Treating your loss of hearing can be helpful for your brain. At least, that’s according to a new study from a University of Manchester study group. Over the period of approximately 20 years (1996 to 2014), nearly 2000 men and women were looked at by these researchers. The outstanding results? Treating your loss of hearing can delay dementia by as much as 75%.
That is not an insignificant number.
But is it actually that surprising? The importance of the finding, of course, is still relevant, this is an important statistical correlation between the struggle against dementia and the treatment of hearing loss. But the insight we already have aligns well with these findings: as you age, it’s crucial to treat your loss of hearing if you want to delay cognitive decline.
What Does This Research on Dementia Mean For me?
You can’t always rely on the content provided in scientific studies because it can frequently be inconsistent. There are countless unrelated reasons for this. The main point here is: yet further proof, this research implies untreated hearing loss can lead to or worsen cognitive decline including dementia.
So what does this mean for you? It’s very simple in some ways: if you’ve observed any potential indications of hearing loss, come see us as soon as you can. And, if you need a hearing aid, you should absolutely begin using that hearing aid as advised.
When You Use Them Regularly, Hearing Aids Can Help Forestall Dementia
Sadly, when most people are prescribed with hearing aids, they don’t always instantly get into the habit of using them. The often cited reasons why include:
- The hearing aid doesn’t seem like it works the way it should. Many people need to have their settings adjusted, and calibration problems are definitely something that can be addressed by our hearing specialists.
- The hearing aid isn’t feeling like it fits well. If you are suffering from this problem, please give us a call. We can help make it fit better.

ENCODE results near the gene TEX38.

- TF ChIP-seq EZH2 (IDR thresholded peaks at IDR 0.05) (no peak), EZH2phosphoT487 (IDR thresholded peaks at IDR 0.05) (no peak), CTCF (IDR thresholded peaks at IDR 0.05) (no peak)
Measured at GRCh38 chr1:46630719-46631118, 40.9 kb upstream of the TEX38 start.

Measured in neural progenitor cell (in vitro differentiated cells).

- You’re concerned about how hearing aids appear. You’d be surprised at the range of styles we have available now. Some styles are so subtle, you may not even notice them.
- Peoples voices are difficult to understand. In some cases, it takes time for your brain to adapt to recognizing voices again. There are some things we can suggest, like reading along with an audiobook, that can help make this process easier.
Clearly wearing your hearing aids is essential to your health and future cognitive faculties. If you’re having difficulties with any of the above, come see us for an adjustment. Quite often the answer will take time or patience, but working with your hearing specialist to make sure your hearing aids are working for you is just part of the process.
It’s more important than ever to deal with your loss of hearing especially taking into consideration the new findings. Hearing aids are safeguarding your hearing health and your mental health so it’s crucial to take that treatment seriously.
Hearing Aids And Dementia, What’s The Link?
So why are these two problems hearing loss and dementia even associated to begin with? Social isolation is the prominent theory but experts are not 100% certain. Many people, when faced with loss of hearing, become less socially active. A different theory concerns sensory stimulation. All senses stimulate activity in the brain, and some experts theorize that the loss of stimulation can lead to cognitive decline over time.
You hear better with a hearing aid. And that can help keep your brain active, providing a more powerful natural safeguard against dementia and cognitive decline. That’s why a connection between the two should not be surprising and why hearing loss treatments can slow dementia by as much as 75%.